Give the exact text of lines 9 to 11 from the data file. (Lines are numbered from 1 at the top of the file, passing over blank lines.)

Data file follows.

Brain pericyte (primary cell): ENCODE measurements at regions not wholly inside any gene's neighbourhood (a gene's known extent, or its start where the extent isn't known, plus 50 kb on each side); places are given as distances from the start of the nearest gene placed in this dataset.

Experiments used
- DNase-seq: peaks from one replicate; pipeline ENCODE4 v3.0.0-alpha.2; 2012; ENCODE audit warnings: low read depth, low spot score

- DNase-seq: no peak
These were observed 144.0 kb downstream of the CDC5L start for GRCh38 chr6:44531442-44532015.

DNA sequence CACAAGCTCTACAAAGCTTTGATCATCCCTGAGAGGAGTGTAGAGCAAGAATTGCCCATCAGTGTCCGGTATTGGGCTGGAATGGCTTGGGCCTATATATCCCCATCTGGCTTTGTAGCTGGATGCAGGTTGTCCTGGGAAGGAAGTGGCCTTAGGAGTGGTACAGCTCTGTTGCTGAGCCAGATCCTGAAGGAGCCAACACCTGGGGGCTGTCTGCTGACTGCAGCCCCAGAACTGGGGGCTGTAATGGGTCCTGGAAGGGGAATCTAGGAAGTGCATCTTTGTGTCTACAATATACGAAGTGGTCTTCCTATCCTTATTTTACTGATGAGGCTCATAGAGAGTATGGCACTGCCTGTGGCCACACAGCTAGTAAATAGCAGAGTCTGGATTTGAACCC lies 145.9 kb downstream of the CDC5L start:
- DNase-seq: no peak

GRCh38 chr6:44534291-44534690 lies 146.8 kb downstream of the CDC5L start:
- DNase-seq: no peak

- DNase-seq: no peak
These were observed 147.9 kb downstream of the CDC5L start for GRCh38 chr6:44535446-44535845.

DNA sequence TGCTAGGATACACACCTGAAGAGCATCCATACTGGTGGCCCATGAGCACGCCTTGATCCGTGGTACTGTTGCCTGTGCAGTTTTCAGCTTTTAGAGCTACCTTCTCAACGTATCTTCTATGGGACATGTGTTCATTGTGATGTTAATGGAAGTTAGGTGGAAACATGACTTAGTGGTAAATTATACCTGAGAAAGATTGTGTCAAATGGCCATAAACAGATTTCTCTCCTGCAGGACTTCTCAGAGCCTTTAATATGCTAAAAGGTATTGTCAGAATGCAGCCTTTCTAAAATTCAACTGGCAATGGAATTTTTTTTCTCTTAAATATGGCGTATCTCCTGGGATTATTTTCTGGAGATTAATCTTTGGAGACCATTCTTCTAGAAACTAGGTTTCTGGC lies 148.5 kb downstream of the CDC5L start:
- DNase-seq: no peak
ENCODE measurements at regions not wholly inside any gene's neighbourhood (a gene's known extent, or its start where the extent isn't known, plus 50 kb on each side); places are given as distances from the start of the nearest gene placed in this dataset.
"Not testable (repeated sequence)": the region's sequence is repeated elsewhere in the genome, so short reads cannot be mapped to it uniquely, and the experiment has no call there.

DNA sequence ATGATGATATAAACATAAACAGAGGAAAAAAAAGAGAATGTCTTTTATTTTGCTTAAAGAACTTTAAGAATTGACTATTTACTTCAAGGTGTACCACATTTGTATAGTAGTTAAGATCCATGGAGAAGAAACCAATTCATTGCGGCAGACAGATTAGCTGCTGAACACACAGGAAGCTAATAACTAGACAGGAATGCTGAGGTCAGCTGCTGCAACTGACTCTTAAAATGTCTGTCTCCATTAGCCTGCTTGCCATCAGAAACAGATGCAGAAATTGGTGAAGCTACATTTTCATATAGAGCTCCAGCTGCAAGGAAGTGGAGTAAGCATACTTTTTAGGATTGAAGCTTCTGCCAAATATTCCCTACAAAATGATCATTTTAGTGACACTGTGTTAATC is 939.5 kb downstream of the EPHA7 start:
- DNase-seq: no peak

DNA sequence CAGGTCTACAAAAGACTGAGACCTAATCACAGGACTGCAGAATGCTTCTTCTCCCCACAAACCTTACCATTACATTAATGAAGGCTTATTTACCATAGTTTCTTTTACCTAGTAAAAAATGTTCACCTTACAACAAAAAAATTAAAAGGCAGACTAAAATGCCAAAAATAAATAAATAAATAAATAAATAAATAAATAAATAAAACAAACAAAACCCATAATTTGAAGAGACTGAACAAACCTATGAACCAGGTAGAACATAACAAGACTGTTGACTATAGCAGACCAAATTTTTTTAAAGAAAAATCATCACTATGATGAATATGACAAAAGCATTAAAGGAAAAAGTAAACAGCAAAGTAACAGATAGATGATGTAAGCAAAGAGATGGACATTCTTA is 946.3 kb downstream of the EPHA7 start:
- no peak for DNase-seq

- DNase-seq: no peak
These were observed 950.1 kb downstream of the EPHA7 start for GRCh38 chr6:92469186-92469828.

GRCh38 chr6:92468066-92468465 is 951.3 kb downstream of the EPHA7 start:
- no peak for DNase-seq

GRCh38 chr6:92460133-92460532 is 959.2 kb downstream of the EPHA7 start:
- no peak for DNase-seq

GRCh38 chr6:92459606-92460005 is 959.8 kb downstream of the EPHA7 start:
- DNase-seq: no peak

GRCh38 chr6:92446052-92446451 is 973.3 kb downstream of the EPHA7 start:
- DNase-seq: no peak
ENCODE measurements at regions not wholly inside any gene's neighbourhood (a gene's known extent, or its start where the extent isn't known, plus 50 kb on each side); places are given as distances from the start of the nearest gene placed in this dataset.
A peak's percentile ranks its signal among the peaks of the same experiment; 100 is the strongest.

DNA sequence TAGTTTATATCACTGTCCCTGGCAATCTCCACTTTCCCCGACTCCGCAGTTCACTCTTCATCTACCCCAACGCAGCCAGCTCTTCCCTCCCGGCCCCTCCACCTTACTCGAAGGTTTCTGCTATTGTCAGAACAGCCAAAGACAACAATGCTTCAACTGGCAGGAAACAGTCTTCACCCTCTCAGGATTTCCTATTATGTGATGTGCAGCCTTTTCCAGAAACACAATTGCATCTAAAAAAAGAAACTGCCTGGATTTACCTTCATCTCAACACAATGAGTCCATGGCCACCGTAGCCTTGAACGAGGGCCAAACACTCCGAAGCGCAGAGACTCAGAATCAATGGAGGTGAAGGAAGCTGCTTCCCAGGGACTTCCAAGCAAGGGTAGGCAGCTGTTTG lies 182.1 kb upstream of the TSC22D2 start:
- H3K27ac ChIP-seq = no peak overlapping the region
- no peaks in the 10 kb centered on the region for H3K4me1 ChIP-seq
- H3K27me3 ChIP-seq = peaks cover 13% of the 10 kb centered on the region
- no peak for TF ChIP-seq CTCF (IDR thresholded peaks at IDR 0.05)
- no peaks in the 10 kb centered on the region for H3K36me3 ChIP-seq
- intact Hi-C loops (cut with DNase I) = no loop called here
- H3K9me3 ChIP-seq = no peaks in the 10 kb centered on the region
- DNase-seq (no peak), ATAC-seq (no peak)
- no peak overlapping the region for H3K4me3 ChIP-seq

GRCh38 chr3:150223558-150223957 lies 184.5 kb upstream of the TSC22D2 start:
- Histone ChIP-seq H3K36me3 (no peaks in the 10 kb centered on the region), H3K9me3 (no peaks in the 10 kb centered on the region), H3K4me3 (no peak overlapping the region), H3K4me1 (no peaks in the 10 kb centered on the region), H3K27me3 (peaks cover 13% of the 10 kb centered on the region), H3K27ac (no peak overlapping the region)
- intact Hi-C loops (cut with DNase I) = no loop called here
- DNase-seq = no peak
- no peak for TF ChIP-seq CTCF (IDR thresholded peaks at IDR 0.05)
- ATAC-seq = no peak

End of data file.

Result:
- DNase-seq: no peak

- DNase-seq: no peak
These were observed 147.9 kb downstream of the CDC5L start for GRCh38 chr6:44535446-44535845.